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Calling Schwab Intelligent Portfolios a $400-billion opportunity, Walt Bettinger boasts of his own four-minute sign-up
February 12, 2015 — 10:49 PM UTC by Lisa Shidler
Brooke’s Note: Schwab’s robo-effort remains a subject of some fascination for us. See: Can Schwab, six years late to the robo party, 'freeze the market’, catch up and blow doors?. The San Francisco company has started an RIA that charges no fees but tells the SEC tha it does and jumps into such an underserved niche that it won’t compete materially, so it’s said, with either the RIAs who use Schwab as a custodian or the other RIAs Schwab owns. That is a venture with moxie, especially considering that it will need to take on some great Silicon Valley [geographically or spiritually] efforts that have head starts, momentum and who charge fees. So as Bo Lu says in this article, this is the first act of a play and the suspense builds as details emerge.
The Charles Schwab Corp. is anticipating that its robo-advisor effort will attract $400 billion of assets and steamroller the competition in the bargain.
The San Francisco-based broker used its four-hour call with Wall Street today as a means of both touting its new RIA’s power and minimizing how many toes it may step on.
Most adamant about how Schwab Intelligent Portfolios at the company’s marathon update will flatten the competition was its new retail chief, Terri Kallsen. See: Schwab promotes relative newcomer Terri Kallsen to head retail, with John Clendening getting the golden parachute and Andy Gill transitioned.
“Our competitors can’t do this in a way we can. We’ve got a bank to help people with cash. We’ve got OneSource and we’ve got the scale to get to market quickly. This will disrupt our competitors. They may try to copy us as we’ve seen in the past.”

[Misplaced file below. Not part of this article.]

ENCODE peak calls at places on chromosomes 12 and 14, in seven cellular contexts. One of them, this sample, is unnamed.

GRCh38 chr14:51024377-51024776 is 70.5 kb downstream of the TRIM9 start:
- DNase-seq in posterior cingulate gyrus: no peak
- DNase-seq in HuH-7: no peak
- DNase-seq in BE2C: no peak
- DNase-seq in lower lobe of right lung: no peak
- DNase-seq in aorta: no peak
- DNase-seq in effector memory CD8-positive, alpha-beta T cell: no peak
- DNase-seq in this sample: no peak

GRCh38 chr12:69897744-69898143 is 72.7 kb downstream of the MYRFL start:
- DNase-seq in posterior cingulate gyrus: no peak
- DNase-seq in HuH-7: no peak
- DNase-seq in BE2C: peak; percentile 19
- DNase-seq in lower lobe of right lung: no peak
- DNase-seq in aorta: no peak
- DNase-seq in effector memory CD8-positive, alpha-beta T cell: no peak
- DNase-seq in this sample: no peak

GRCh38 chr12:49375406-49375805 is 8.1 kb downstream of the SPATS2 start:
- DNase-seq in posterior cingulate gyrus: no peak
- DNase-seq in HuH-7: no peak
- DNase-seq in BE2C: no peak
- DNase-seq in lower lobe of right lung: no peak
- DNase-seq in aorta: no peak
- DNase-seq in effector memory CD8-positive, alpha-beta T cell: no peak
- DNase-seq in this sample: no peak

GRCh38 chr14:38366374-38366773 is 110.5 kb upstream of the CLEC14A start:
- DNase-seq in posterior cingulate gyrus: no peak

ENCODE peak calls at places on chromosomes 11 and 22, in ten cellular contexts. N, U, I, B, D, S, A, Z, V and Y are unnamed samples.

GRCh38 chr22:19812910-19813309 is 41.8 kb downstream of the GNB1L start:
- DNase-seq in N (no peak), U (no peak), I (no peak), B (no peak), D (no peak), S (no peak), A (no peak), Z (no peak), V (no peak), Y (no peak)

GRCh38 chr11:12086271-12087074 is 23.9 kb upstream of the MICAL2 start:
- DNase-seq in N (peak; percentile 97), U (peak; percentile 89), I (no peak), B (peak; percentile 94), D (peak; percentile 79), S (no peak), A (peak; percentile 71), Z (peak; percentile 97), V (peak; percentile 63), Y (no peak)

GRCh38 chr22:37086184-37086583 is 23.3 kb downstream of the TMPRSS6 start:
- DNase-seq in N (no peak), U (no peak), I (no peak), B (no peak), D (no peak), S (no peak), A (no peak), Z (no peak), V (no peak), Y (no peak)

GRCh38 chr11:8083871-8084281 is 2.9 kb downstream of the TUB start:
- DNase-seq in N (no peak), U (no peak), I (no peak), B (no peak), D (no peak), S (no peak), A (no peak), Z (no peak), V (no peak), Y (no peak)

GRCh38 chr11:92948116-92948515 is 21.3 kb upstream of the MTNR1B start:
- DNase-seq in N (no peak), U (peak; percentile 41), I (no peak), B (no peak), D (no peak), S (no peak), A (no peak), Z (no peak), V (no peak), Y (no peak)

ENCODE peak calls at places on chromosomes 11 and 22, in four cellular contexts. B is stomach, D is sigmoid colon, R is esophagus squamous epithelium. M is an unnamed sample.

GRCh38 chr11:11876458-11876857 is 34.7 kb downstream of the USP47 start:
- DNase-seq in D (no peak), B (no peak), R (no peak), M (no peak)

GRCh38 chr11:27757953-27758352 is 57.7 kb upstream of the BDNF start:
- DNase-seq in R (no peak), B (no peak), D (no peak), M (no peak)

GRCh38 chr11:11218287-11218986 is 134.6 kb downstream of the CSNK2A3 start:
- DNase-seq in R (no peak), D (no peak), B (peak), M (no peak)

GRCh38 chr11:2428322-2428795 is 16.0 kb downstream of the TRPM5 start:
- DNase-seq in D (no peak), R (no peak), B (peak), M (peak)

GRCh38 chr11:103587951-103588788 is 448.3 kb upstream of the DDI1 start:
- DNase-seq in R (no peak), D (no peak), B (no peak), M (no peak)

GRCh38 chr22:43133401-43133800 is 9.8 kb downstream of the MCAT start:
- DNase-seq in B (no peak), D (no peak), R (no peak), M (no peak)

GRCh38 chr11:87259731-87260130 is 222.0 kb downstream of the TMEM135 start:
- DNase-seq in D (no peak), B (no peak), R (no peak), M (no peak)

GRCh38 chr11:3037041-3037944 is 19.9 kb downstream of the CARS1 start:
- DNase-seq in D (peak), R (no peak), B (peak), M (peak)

Meanwhile, it fell to Schwab chief executive Walter Bettinger to assure listeners that Schwab’s free online advice platform will not make back the missing fees on the back end through its OneSource revenue platform.
“If Schwab ETFs justify that criteria, then they’ll be used but if someone else’s justify that list, they’ll be used,” Bettinger said. “It’s sophisticated yet simple and the ETFs selected are through a rigorous criteria.”
So far, just one Schwab OneSource ETF made it through the screening process, he added without disclosing which ETF made the cut. Nor did he reveal any of the specific funds that will be available. See: Why ETF sponsors are ponying up big fees to get on Schwab’s ETF OneSource in a bid for access to ticket-averse RIAs.
Bettinger added that the automated advisor is a registered investment advisor and true to RIA rules it will use objective criteria to select funds including expenses, bid-ask spread — i.e., liquidity — and how well the ETF has performed over time.
He was elaborating on Schwab Intelligent Portfolios and the products contained therein as a means of clearing the air.
“There’s a lot of misinformation out in the marketplace and I suppose that’s to be expected when you’re doing something as disruptive as we are,” Bettinger says.
Yet Bo Lu, chief executive and founder of FutureAdvisor, a startup that has Fidelity’s parent company, FMR, as one of its investors, says that he is still hearing a bifurcated message coming out of Schwab about its value proposition as a robo-advisor.
On the one hand Schwab’s CEO is touting a “super open architecture” that has such objective criteria that Schwab’s own funds have been vetted out. On the other hand, Kallsen is touting the company’s advantages as lying in its proprietary capabilities, such as Schwab Bank and Schwab OneSource platform.
“If you can say in one breath that you’re competing because of your own bank, you can’t say in the next breath: we’ll get the best banking products for our clients.”
Lu added that his firm does not have banking capabilities currently but that it may in the future.
So far, 20,000 people have expressed an interest in Schwab Intelligent Portfolios, says Kallsen, newly named executive vice president of investor retails.